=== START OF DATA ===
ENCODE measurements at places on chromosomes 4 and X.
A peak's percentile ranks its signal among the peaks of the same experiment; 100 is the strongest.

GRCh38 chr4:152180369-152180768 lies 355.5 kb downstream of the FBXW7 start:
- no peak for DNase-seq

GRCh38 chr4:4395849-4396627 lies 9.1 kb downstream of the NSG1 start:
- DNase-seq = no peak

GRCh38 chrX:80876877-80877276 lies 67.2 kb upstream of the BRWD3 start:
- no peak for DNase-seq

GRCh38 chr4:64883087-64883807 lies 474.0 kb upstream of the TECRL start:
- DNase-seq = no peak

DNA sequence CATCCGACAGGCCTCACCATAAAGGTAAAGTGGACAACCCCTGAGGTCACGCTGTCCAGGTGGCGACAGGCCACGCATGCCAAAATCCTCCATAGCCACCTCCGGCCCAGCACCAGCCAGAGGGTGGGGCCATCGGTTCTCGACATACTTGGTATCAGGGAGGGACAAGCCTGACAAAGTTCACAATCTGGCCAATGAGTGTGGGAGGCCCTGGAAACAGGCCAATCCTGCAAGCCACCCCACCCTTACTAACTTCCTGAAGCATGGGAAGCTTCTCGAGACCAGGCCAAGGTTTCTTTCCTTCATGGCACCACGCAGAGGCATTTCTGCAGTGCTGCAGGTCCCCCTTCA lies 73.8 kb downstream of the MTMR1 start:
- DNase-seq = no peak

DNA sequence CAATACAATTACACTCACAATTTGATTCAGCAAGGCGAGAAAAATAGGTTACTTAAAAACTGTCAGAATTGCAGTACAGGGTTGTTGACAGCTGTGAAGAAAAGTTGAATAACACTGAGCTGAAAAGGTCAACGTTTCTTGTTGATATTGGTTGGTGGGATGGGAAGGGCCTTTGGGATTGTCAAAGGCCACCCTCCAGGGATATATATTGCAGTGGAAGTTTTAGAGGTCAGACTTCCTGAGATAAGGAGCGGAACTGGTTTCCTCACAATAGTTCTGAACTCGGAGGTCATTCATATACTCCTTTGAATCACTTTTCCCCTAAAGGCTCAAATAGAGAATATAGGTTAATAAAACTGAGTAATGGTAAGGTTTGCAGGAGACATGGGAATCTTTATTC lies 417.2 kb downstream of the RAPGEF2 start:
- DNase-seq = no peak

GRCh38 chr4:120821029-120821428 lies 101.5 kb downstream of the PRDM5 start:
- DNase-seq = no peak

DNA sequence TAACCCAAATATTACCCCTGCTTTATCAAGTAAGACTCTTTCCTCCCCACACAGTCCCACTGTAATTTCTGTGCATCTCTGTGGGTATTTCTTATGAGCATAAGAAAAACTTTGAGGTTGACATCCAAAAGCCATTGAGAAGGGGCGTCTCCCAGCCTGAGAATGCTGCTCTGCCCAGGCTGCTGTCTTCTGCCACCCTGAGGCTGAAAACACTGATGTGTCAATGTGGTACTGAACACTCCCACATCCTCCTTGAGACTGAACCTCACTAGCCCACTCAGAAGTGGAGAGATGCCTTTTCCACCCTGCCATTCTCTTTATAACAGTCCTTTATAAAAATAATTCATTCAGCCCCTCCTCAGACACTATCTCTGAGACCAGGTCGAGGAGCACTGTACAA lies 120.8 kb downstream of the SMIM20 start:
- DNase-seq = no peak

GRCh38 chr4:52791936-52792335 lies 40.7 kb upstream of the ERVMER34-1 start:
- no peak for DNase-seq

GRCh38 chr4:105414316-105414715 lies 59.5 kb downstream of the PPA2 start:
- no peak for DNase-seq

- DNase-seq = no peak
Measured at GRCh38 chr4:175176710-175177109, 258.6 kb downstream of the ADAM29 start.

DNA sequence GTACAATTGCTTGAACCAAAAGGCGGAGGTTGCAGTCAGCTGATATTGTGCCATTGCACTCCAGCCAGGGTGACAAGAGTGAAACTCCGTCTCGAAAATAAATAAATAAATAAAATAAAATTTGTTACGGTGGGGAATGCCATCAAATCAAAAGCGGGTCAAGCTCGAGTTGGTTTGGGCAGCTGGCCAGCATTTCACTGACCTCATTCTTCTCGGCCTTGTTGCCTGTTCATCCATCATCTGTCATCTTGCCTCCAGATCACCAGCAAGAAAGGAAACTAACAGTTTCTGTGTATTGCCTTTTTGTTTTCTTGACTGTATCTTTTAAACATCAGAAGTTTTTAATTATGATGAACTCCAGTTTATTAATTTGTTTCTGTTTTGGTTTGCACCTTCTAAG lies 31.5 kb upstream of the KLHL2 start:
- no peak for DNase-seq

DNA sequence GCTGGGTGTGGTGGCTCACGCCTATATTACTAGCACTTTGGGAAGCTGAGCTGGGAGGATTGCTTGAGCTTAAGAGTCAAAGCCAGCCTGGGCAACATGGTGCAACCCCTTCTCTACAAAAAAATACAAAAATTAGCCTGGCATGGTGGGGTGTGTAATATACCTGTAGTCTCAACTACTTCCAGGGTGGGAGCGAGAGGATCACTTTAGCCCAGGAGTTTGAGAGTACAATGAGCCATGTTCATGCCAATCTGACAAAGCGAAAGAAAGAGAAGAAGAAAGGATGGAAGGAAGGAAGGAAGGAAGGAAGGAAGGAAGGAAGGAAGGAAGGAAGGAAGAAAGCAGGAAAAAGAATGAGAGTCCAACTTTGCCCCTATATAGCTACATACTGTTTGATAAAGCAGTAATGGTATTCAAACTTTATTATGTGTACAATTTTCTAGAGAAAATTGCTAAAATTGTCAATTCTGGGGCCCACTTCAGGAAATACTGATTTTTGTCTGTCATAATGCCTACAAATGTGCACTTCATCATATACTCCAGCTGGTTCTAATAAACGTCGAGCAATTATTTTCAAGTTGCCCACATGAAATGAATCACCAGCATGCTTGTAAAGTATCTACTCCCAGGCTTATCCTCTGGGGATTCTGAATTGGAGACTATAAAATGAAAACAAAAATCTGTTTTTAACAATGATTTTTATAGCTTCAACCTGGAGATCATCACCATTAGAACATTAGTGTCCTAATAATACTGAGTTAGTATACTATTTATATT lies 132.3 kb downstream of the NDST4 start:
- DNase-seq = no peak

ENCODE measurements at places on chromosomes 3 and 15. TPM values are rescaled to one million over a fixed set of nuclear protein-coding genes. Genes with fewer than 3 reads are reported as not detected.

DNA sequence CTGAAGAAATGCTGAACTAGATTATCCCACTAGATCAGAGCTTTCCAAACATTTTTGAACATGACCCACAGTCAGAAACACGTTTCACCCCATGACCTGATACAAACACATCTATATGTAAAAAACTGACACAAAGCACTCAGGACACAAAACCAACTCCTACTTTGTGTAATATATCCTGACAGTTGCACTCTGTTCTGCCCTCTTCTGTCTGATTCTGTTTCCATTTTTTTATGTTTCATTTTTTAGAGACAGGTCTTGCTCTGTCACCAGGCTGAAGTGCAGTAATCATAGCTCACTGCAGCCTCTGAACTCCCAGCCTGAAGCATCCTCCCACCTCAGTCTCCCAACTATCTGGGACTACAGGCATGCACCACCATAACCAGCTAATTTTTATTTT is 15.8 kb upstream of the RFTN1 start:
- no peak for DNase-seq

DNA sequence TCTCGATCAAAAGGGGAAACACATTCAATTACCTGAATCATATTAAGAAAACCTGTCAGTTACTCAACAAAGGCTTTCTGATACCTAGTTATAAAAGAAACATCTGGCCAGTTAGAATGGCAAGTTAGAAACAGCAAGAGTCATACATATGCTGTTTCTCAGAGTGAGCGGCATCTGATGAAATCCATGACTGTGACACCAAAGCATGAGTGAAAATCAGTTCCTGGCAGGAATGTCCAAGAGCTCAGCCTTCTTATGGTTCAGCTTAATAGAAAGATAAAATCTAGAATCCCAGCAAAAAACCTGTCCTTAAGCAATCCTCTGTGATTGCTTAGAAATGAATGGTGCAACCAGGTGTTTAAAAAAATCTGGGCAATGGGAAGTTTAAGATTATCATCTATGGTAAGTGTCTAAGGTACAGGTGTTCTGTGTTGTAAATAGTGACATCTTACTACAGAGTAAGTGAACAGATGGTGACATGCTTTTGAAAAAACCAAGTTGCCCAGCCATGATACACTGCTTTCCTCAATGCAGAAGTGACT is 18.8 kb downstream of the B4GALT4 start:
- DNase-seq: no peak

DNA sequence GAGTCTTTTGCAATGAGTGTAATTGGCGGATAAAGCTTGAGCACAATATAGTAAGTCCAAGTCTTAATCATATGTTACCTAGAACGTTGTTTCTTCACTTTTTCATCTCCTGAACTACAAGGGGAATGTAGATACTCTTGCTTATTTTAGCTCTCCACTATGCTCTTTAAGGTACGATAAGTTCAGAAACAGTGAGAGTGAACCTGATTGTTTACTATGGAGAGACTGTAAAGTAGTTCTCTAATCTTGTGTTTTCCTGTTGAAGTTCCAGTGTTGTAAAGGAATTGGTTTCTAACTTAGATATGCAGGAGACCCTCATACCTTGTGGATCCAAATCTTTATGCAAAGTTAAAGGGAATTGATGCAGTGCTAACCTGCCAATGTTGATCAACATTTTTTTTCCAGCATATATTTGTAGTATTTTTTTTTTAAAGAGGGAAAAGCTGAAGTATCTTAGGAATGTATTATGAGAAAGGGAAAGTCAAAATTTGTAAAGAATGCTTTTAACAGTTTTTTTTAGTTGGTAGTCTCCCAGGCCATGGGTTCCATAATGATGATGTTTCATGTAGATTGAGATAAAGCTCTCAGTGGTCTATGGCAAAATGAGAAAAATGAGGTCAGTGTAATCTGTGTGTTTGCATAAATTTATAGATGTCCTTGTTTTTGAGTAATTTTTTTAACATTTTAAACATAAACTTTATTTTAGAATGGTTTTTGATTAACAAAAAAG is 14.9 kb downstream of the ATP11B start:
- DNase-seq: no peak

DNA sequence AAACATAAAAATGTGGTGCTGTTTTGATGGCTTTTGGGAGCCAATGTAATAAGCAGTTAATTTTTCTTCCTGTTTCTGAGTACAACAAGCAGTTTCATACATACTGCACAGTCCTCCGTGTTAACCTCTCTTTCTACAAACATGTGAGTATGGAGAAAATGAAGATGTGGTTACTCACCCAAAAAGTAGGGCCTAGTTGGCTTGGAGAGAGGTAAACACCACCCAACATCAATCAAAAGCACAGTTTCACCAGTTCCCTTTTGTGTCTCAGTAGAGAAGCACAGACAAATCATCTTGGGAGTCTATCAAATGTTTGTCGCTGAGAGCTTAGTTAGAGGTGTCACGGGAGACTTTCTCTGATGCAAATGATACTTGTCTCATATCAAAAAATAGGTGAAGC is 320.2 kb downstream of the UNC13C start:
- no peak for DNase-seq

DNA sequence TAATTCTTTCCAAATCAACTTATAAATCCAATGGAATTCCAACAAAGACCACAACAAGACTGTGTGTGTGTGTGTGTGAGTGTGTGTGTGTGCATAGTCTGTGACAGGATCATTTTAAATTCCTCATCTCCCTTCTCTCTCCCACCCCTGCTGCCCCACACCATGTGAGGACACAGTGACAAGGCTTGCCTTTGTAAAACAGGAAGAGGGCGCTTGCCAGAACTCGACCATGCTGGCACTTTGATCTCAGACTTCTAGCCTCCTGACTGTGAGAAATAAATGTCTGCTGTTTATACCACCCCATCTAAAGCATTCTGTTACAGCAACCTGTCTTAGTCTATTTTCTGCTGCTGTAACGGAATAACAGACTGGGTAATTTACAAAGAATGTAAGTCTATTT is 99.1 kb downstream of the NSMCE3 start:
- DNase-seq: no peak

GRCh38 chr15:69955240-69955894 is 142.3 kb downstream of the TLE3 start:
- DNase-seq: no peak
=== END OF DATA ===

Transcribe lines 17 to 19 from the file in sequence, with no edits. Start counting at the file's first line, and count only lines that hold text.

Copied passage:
DNA sequence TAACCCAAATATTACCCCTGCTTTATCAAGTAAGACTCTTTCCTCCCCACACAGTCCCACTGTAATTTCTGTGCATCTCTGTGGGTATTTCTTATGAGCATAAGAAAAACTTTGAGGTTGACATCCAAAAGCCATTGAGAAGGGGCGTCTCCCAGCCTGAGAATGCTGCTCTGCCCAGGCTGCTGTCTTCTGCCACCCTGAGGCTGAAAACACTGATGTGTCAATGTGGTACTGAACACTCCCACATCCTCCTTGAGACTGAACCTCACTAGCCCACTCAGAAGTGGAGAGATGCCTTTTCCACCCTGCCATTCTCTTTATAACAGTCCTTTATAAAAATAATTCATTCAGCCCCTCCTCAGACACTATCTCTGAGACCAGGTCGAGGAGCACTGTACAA lies 120.8 kb downstream of the SMIM20 start:
- DNase-seq = no peak

GRCh38 chr4:52791936-52792335 lies 40.7 kb upstream of the ERVMER34-1 start: